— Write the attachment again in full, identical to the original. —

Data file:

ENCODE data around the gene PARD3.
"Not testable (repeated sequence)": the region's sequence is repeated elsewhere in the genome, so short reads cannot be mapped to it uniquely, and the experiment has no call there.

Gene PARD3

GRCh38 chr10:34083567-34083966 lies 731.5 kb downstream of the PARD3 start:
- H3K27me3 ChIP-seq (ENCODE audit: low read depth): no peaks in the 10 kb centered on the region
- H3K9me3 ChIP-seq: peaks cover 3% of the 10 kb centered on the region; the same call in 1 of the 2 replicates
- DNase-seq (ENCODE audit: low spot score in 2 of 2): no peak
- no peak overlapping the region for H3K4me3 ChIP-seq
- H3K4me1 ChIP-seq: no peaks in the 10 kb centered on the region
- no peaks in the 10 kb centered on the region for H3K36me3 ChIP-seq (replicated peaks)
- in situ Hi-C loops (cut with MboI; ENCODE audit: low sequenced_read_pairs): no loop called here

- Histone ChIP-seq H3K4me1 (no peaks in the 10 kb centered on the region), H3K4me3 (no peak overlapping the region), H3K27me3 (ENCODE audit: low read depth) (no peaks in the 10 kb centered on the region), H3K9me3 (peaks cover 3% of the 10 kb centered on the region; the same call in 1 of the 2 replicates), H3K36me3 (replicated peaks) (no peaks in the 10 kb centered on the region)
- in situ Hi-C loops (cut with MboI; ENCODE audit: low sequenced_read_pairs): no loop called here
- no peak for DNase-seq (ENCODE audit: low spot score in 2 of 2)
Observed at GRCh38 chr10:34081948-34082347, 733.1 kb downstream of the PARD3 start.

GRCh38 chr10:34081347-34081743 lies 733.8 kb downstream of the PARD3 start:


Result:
ENCODE data around the gene PARD3.
"Not testable (repeated sequence)": the region's sequence is repeated elsewhere in the genome, so short reads cannot be mapped to it uniquely, and the experiment has no call there.

Gene PARD3

GRCh38 chr10:34083567-34083966 lies 731.5 kb downstream of the PARD3 start:
- H3K27me3 ChIP-seq (ENCODE audit: low read depth): no peaks in the 10 kb centered on the region
- H3K9me3 ChIP-seq: peaks cover 3% of the 10 kb centered on the region; the same call in 1 of the 2 replicates
- DNase-seq (ENCODE audit: low spot score in 2 of 2): no peak
- no peak overlapping the region for H3K4me3 ChIP-seq
- H3K4me1 ChIP-seq: no peaks in the 10 kb centered on the region
- no peaks in the 10 kb centered on the region for H3K36me3 ChIP-seq (replicated peaks)
- in situ Hi-C loops (cut with MboI; ENCODE audit: low sequenced_read_pairs): no loop called here

- Histone ChIP-seq H3K4me1 (no peaks in the 10 kb centered on the region), H3K4me3 (no peak overlapping the region), H3K27me3 (ENCODE audit: low read depth) (no peaks in the 10 kb centered on the region), H3K9me3 (peaks cover 3% of the 10 kb centered on the region; the same call in 1 of the 2 replicates), H3K36me3 (replicated peaks) (no peaks in the 10 kb centered on the region)
- in situ Hi-C loops (cut with MboI; ENCODE audit: low sequenced_read_pairs): no loop called here
- no peak for DNase-seq (ENCODE audit: low spot score in 2 of 2)
Observed at GRCh38 chr10:34081948-34082347, 733.1 kb downstream of the PARD3 start.

GRCh38 chr10:34081347-34081743 lies 733.8 kb downstream of the PARD3 start: